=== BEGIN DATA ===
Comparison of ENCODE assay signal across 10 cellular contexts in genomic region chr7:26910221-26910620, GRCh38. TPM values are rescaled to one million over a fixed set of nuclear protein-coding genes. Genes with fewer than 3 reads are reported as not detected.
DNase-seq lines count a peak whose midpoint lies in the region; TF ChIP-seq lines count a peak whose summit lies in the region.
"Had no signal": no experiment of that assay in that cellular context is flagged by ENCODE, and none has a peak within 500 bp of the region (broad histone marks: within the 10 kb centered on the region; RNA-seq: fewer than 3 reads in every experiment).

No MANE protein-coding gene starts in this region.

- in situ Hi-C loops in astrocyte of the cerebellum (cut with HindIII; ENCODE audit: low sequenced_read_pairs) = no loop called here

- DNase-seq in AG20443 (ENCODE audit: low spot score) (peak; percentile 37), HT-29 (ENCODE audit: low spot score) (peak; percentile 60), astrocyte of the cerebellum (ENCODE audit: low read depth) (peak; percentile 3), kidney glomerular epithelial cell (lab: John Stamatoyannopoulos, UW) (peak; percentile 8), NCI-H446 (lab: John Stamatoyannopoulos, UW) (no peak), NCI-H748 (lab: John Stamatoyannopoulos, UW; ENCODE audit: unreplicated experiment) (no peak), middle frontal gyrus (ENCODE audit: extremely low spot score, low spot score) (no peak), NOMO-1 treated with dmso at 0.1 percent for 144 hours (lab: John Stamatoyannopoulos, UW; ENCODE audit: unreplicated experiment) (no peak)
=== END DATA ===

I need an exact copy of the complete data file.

Comparison of ENCODE assay signal across 10 cellular contexts in genomic region chr7:26910221-26910620, GRCh38. TPM values are rescaled to one million over a fixed set of nuclear protein-coding genes. Genes with fewer than 3 reads are reported as not detected.
DNase-seq lines count a peak whose midpoint lies in the region; TF ChIP-seq lines count a peak whose summit lies in the region.
"Had no signal": no experiment of that assay in that cellular context is flagged by ENCODE, and none has a peak within 500 bp of the region (broad histone marks: within the 10 kb centered on the region; RNA-seq: fewer than 3 reads in every experiment).

No MANE protein-coding gene starts in this region.

- in situ Hi-C loops in astrocyte of the cerebellum (cut with HindIII; ENCODE audit: low sequenced_read_pairs) = no loop called here

- DNase-seq in AG20443 (ENCODE audit: low spot score) (peak; percentile 37), HT-29 (ENCODE audit: low spot score) (peak; percentile 60), astrocyte of the cerebellum (ENCODE audit: low read depth) (peak; percentile 3), kidney glomerular epithelial cell (lab: John Stamatoyannopoulos, UW) (peak; percentile 8), NCI-H446 (lab: John Stamatoyannopoulos, UW) (no peak), NCI-H748 (lab: John Stamatoyannopoulos, UW; ENCODE audit: unreplicated experiment) (no peak), middle frontal gyrus (ENCODE audit: extremely low spot score, low spot score) (no peak), NOMO-1 treated with dmso at 0.1 percent for 144 hours (lab: John Stamatoyannopoulos, UW; ENCODE audit: unreplicated experiment) (no peak)